PERIUNGUAL

By Gary M. White, MD

Cyst

Digital Mucous Cyst
Digital Mucous Cyst

Hyperkeratotic Hyponychium

Pterygium Inversum Unguis: Pterygium inversum unguis is a rare nail abnormality in which the distal nail bed adheres to the ventral surface of the nail plate, with obliteration of the distal groove.

Hyperkeratotic Papule(s)

Squamous Cell Carcinoma

Verruca Vulgaris
Verruca Vulgaris

Inflamed (Paronychia)

Paronychia, Acute. This grew out Candida.
Acute Paronychia Caused by Candida

Paronychia, Chronic
Chronic Paronychia

Ingrown Nail
Ingrown Nail

Pyogenic Granuloma. Causes of paronychia with granulation tissue: cetuximab (antepidermal growth factor), protease inhibitors, antiviral agents, Accutane, and some antibiotics [JAAD 2002;45;632]. Here, a patient on isotretinoin with a staph paronychia and a pyogenic granuloma.
Pyogenic Granuloma

Chronic Mucocutaneous Candidiasis

Pemphigus Vulgaris. Pemphigus vulgaris involvement of the nail is rare, although it has been reported to cause paronychia, trachyonychia, nail atrophy, onychomadesis, onycholysis, nail bed erosion, onychoschizia, subungual hemorrhage, nail pitting, nail plate discoloration, cross-ridging of the nail plate, and Beau's lines [CED 1996;21;315].

Antiretroviral Therapy: Periungual inflammation with or without pseudopyogenic granuloma has been described in HIV-positive patients treated with antiretroviral drugs [BJD 1999;140;1165].

Necrotic

Bywaters Lesion. The Bywaters lesion is a necrotic area that forms in the periungual tissue. It is classic for rheumatoid arthritis, but may occur in association with other small-vessel vasculitides.
Bywaters Lesion

Painful

Hangnail

Papule(s)

Koenen's Tumor

Multicentric Reticulohistiocytosis

Congenital Hypertrophy of the Lateral Nail Folds of the Hallux

Acquired Periungual Fibrokeratoma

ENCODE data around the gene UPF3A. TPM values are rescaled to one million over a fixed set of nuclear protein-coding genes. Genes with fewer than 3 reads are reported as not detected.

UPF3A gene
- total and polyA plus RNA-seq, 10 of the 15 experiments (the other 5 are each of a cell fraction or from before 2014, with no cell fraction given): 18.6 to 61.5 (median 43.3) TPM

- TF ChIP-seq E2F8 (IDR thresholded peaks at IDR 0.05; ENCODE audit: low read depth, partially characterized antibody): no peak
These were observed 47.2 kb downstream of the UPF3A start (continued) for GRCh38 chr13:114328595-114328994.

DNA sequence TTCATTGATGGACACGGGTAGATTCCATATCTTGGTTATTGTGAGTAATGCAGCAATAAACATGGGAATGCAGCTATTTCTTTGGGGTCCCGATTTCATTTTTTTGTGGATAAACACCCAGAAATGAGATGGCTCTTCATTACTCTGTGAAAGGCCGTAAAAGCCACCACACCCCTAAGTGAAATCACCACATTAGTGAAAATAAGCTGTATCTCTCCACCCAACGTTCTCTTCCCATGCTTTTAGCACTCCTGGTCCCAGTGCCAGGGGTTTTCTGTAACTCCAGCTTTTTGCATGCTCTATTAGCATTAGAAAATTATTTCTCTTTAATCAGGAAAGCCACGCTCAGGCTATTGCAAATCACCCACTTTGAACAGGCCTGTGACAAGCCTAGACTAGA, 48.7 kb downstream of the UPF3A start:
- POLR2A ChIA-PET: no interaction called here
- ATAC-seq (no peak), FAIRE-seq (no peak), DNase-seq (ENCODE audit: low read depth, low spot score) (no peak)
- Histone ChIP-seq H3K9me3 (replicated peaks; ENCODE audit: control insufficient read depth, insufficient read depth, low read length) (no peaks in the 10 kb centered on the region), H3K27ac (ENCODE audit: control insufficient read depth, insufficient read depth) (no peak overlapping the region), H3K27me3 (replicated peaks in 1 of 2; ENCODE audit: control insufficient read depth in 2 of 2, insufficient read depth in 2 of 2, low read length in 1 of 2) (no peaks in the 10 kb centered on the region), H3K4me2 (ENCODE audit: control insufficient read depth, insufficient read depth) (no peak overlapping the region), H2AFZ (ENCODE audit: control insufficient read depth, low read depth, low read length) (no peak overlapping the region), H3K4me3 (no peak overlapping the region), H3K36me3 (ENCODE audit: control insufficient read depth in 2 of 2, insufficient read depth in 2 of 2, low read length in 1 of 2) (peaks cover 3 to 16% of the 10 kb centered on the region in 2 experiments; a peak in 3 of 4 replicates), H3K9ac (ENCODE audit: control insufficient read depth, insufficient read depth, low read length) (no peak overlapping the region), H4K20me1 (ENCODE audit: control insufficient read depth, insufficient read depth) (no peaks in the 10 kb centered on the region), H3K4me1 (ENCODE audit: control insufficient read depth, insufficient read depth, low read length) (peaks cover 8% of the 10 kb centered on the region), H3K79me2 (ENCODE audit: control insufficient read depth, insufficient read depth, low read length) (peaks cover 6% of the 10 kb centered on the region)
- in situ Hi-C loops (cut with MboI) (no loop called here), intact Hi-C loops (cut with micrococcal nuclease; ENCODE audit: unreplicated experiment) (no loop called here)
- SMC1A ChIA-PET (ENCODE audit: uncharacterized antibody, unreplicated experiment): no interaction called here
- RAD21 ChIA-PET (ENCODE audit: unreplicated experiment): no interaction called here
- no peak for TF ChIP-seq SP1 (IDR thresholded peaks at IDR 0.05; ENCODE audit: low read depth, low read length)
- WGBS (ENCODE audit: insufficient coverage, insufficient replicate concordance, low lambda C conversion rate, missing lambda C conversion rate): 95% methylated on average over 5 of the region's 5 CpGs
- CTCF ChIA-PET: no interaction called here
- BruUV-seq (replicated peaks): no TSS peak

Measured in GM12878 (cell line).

Acquired Periungual Fibrokeratoma

Pigmentation

Hutchinson's Sign

Pus

Paronychia, acute (see above). Either Staph or Candida may be cultured.

Red

Connective Tissue Diseases (here from dermatomyositis)
Periungual Dermatomyositis

Periungual erythema may occur in various connective tissue diseases. For example, dilated and distorted capillary loops alternating with avascular areas occurs in systemic sclerosis and dermatomyositis. This may in rare cases predict the onset of systemic sclerosis in patients with localized morphea. Nailfold bleeding is most characteristic of Raynaud's phenomenon, mixed connective tissue disease, and systemic scleroderma.

Periungual erythema is also a rather nonspecific finding that may be seen in diabetes mellitus, after treatment with cytotoxic agents, in association with severe immunodeficiency (e.g., GvHD, Wiskott-Aldrich syndrome) and in association with HIV infection. See JAAD 1996;35;631.

Red, Scaly

Bazex Syndrome
Bazex Syndrome

Psoriasis
Psoriasis of the Periungual Tissue

Squamous Cell Carcinoma. For a picture, see JAAD September 2014 Volume 71, Issue 3, Pages e65–e67.

Vascular

Pyogenic Granuloma. See Inflammation above.

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